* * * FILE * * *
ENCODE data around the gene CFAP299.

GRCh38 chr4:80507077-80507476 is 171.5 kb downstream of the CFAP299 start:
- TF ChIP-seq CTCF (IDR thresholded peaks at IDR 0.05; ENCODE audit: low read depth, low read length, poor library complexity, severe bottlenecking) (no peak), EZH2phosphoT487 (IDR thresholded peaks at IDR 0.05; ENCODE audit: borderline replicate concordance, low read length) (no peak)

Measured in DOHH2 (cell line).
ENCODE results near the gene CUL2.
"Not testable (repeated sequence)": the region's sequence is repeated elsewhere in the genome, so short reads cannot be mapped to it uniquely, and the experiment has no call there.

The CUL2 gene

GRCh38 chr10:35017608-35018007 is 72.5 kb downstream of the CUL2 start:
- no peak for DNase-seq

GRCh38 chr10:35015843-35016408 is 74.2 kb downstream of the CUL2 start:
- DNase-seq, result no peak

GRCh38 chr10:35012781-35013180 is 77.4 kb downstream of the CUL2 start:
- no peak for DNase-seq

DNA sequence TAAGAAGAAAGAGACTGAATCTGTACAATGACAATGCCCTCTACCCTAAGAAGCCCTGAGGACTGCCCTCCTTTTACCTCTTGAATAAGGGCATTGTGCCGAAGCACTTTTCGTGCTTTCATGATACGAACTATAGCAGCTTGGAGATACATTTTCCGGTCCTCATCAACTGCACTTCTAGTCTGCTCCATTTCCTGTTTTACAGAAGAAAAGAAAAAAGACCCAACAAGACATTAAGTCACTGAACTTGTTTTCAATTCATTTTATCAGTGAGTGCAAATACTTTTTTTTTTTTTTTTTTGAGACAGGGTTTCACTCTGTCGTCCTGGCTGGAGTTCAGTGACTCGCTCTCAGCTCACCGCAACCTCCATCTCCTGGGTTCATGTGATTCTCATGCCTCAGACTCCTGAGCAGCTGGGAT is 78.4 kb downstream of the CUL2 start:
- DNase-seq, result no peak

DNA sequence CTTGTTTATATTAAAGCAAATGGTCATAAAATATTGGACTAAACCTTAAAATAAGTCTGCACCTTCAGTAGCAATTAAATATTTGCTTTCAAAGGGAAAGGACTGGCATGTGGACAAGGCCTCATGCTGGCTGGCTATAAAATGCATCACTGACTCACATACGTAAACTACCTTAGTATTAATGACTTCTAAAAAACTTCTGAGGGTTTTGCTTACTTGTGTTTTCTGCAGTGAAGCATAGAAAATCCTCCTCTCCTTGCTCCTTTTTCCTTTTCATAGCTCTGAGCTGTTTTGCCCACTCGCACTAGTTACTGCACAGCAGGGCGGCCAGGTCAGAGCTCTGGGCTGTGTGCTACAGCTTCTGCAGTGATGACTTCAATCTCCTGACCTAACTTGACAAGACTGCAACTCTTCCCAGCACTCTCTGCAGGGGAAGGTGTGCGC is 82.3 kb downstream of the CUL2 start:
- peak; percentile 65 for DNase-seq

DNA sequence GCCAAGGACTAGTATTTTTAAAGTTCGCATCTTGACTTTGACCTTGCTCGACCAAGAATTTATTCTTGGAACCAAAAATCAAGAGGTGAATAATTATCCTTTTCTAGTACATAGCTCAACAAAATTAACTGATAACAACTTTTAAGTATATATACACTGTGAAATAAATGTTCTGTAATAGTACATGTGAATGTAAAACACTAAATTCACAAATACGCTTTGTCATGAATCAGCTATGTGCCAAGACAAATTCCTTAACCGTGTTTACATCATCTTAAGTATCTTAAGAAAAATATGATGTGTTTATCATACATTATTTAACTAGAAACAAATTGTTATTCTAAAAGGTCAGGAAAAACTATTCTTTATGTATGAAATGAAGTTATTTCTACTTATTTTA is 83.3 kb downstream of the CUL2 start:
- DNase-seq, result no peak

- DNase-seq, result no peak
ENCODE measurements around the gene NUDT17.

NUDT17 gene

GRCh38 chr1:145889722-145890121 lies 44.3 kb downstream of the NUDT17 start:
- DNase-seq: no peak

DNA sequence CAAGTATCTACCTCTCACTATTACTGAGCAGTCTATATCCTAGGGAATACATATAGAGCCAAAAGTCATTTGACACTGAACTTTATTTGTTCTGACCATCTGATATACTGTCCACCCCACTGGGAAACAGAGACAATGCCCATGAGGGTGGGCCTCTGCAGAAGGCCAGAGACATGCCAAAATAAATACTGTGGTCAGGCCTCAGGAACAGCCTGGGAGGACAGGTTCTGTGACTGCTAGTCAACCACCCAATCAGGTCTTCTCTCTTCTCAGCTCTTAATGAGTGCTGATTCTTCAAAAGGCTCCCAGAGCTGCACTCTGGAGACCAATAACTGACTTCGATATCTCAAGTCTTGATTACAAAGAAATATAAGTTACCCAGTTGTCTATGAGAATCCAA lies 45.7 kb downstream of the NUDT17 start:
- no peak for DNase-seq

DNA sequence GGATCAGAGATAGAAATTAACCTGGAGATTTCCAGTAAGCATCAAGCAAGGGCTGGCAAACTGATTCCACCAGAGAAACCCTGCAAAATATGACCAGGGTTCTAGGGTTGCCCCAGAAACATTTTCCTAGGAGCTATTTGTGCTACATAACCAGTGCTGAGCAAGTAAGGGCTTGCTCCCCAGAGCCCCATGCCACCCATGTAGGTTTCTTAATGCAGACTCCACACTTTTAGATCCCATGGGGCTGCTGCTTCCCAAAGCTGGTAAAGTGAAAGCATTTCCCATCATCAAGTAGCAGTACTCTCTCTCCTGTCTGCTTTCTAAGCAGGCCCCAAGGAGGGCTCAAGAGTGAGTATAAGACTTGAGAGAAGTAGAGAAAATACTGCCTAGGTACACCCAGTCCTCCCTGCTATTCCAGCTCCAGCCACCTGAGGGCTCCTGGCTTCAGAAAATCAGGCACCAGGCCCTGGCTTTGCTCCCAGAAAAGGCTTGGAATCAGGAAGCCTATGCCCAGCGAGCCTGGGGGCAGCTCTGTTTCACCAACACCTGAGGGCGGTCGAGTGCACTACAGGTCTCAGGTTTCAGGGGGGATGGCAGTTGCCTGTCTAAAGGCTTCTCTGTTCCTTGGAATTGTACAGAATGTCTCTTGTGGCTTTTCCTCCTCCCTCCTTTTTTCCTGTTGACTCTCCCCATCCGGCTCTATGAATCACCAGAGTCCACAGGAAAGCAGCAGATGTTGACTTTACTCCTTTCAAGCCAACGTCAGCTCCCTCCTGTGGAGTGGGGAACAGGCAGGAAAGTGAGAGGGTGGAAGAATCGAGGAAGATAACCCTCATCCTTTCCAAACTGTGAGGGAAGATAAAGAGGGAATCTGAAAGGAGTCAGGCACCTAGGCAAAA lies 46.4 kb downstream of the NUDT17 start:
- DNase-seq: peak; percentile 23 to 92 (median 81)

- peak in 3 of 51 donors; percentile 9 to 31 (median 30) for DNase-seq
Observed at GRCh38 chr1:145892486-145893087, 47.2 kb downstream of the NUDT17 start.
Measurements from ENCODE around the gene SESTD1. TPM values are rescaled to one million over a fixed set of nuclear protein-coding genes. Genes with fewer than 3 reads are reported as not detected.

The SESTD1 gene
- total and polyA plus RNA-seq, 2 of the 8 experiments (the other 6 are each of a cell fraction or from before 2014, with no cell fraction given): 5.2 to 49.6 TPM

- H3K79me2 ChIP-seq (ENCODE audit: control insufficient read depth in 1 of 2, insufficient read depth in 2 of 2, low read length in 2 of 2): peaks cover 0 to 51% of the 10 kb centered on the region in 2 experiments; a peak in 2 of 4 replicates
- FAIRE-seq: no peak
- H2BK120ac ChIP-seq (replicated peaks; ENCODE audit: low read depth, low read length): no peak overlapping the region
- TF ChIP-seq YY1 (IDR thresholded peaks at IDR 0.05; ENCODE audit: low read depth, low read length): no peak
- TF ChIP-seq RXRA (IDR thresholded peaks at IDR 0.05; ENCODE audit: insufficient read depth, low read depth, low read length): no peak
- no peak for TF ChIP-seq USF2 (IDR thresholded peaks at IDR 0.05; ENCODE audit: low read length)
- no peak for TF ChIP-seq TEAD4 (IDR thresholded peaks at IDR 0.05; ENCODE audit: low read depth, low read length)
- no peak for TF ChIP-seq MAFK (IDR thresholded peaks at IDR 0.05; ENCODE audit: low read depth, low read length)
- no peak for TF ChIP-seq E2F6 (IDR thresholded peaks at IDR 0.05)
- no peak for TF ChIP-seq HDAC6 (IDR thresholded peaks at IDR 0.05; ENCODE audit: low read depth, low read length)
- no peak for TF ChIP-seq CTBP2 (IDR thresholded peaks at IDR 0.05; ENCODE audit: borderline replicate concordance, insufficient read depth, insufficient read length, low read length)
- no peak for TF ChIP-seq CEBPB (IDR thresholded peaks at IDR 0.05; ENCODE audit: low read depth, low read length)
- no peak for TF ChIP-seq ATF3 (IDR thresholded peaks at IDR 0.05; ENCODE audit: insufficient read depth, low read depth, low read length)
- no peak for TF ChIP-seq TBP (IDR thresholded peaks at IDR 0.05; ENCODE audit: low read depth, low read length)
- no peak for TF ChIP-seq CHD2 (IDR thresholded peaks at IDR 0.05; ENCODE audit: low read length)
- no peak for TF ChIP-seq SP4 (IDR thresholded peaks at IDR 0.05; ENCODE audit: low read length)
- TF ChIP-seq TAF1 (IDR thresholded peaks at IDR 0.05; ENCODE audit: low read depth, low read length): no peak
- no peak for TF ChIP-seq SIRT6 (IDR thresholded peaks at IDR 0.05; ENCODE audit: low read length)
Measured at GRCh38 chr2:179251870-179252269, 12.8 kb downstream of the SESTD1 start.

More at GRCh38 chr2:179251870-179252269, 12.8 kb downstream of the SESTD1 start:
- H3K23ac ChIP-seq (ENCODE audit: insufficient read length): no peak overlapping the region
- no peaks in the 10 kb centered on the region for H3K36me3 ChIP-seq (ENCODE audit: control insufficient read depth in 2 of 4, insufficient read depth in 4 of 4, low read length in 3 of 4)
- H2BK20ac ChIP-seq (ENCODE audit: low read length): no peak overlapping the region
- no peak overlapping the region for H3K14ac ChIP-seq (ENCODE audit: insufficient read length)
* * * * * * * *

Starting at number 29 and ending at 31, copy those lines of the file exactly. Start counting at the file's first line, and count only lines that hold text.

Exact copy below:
- peak in 3 of 51 donors; percentile 9 to 31 (median 30) for DNase-seq
Observed at GRCh38 chr1:145892486-145893087, 47.2 kb downstream of the NUDT17 start.
Measurements from ENCODE around the gene SESTD1. TPM values are rescaled to one million over a fixed set of nuclear protein-coding genes. Genes with fewer than 3 reads are reported as not detected.